PC World columnist Scott Nichols summarizes the MPAA's arguments in Capitol Records v. Thomas as saying that proof is not required in a trial. The issue, you will recall, is whether mere proof that someone "made available" content is as good as proving that they actually distributed. Says the MPAA:
Mandating such proof could thus have the pernicious effect of depriving copyright owners of a practical remedy against massive copyright infringement in many instances.Nichols makes this good point – "I never expected it would go so far as to claim that evidence is not needed in a court trial. If the MPAA wants to uphold copyright law, it still has to follow other laws--like the need for direct evidence to convict" – but misstates the standard of evidence. It is not direct evidence – circumstantial evidence is dandy – but it must at least be the evidence required by the law.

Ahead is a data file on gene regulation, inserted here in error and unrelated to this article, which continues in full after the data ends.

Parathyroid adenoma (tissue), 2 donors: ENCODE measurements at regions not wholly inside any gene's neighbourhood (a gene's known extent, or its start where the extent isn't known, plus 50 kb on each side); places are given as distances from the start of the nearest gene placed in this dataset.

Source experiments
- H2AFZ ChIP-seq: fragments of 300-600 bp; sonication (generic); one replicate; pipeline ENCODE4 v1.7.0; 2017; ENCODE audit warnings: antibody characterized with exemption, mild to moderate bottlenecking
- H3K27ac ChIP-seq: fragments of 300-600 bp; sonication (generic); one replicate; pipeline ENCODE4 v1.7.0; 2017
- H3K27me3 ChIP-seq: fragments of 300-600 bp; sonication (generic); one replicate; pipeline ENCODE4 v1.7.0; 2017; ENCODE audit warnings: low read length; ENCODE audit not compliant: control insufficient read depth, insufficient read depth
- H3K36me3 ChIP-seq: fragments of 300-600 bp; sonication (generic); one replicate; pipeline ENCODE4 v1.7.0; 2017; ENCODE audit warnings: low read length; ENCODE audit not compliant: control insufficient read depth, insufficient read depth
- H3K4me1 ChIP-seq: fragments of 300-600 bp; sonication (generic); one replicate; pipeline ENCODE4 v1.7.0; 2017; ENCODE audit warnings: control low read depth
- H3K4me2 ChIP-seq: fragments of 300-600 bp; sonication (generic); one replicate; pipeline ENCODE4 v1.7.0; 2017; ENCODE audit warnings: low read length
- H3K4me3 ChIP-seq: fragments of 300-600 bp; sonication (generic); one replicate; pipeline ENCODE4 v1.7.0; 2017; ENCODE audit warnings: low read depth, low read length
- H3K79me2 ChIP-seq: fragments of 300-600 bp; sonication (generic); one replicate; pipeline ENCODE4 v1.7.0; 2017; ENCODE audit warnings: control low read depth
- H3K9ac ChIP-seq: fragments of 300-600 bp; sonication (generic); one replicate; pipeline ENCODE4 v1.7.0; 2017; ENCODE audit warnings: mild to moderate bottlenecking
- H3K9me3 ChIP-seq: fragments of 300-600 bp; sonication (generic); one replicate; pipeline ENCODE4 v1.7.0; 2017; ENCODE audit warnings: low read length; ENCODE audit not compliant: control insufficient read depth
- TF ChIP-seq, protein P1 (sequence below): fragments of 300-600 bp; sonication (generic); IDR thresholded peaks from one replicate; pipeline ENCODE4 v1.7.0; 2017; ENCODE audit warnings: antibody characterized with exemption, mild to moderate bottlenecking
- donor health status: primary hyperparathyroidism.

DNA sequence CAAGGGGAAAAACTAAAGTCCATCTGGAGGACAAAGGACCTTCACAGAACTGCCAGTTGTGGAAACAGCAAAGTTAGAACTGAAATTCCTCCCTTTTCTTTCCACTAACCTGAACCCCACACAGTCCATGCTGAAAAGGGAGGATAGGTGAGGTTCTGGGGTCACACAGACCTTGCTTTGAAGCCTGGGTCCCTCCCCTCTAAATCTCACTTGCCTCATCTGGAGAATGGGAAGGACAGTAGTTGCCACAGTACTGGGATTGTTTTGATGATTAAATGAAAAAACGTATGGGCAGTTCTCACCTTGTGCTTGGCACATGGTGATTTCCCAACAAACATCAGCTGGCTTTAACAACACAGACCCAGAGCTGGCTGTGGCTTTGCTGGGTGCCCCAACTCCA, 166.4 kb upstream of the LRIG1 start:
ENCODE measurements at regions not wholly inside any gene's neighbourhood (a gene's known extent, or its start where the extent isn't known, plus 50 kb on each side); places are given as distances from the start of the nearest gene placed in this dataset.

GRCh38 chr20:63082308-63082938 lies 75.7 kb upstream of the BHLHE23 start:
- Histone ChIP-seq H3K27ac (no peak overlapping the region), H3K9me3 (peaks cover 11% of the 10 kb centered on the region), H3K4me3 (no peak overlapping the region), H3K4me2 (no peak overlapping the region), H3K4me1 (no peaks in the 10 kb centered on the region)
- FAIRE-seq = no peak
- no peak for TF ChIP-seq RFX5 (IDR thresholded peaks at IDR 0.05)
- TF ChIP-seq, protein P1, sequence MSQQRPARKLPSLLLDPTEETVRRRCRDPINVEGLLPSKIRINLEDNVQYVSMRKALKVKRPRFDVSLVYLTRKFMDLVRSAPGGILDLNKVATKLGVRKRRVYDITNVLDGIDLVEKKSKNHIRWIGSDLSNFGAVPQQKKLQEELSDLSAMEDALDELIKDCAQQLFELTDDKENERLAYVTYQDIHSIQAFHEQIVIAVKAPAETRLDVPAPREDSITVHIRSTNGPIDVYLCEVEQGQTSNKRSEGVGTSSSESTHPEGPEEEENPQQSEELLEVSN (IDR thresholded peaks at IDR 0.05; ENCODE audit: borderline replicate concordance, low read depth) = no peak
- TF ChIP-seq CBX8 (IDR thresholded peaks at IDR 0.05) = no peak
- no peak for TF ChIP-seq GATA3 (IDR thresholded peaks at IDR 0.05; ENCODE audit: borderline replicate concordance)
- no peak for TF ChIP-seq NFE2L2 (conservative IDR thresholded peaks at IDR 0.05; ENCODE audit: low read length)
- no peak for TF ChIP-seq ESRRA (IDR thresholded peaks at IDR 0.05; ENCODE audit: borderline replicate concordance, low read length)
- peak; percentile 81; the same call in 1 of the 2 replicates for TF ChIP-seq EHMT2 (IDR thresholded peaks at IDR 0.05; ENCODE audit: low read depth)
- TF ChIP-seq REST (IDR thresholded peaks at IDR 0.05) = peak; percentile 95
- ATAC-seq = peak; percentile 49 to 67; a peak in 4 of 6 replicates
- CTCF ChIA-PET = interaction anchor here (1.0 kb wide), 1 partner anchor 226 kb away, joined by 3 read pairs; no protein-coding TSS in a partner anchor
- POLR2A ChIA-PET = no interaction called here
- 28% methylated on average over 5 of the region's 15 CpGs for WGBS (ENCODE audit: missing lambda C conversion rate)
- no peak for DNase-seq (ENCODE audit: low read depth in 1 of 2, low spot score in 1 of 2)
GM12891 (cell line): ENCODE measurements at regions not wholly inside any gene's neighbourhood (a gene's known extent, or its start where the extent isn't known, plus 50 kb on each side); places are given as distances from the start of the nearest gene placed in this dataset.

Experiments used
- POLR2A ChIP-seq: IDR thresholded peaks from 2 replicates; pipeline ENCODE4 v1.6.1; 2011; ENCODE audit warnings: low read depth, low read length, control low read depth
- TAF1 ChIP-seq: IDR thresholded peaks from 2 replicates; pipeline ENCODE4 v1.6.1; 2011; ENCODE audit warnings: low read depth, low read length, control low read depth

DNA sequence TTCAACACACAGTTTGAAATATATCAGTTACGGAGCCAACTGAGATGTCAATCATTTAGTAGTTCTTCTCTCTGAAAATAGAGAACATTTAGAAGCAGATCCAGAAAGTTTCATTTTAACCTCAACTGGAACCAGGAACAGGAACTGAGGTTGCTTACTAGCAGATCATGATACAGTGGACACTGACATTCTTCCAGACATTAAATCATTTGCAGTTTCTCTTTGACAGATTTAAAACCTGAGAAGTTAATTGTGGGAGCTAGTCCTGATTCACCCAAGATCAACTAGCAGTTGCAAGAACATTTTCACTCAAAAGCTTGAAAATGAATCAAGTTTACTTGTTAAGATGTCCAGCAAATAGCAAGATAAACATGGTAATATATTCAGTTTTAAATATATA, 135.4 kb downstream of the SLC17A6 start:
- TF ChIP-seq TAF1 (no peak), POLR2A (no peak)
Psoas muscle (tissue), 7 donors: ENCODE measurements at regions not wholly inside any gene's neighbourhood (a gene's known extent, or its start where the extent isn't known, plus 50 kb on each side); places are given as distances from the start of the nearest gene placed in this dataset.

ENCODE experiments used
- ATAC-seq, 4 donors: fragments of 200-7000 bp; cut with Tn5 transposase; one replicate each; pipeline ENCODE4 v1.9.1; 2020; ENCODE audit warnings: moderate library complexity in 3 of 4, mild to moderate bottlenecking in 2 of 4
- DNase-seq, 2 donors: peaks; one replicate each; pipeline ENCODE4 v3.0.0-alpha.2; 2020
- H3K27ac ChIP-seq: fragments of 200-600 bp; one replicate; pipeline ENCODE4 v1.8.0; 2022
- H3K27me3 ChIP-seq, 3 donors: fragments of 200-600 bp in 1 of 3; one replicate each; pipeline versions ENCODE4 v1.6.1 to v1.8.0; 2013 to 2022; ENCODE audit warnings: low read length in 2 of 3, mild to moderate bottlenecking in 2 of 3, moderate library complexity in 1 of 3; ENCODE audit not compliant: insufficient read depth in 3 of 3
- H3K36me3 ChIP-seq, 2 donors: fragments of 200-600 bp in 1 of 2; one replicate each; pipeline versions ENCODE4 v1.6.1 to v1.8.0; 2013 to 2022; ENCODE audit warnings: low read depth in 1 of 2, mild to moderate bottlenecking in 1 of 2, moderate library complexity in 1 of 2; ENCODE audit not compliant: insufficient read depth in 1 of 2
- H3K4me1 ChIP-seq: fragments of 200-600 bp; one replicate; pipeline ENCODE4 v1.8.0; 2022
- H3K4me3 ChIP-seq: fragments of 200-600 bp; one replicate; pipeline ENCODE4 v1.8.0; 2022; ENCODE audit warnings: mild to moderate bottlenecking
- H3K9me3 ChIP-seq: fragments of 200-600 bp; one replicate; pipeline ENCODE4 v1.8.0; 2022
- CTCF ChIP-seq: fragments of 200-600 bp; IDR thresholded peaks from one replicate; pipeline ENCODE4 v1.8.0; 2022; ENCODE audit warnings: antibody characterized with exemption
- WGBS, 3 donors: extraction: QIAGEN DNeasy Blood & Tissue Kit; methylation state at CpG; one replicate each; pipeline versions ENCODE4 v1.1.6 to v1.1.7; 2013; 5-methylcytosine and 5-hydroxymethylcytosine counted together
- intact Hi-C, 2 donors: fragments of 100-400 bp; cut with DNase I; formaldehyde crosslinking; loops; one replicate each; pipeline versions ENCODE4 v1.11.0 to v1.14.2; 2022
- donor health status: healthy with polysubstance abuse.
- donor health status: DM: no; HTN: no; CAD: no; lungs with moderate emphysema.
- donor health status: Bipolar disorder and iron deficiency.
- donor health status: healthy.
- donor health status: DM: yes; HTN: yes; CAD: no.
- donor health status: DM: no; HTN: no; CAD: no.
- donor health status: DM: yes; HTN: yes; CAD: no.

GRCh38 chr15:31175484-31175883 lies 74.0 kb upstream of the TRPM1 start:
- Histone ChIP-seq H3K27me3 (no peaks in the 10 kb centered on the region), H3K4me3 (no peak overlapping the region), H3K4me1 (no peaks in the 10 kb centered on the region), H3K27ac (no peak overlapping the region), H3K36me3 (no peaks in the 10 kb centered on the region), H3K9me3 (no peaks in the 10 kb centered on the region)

"In sharp contrast to choices Congress has made elsewhere, the language of § 106(3) does not include any prohibitory language pertaining to offers to distribute, attempts to distribute, or the “making available” of copyrighted works. When Congress means to prohibit offers to act, as well as the acts themselves, it has done so expressly."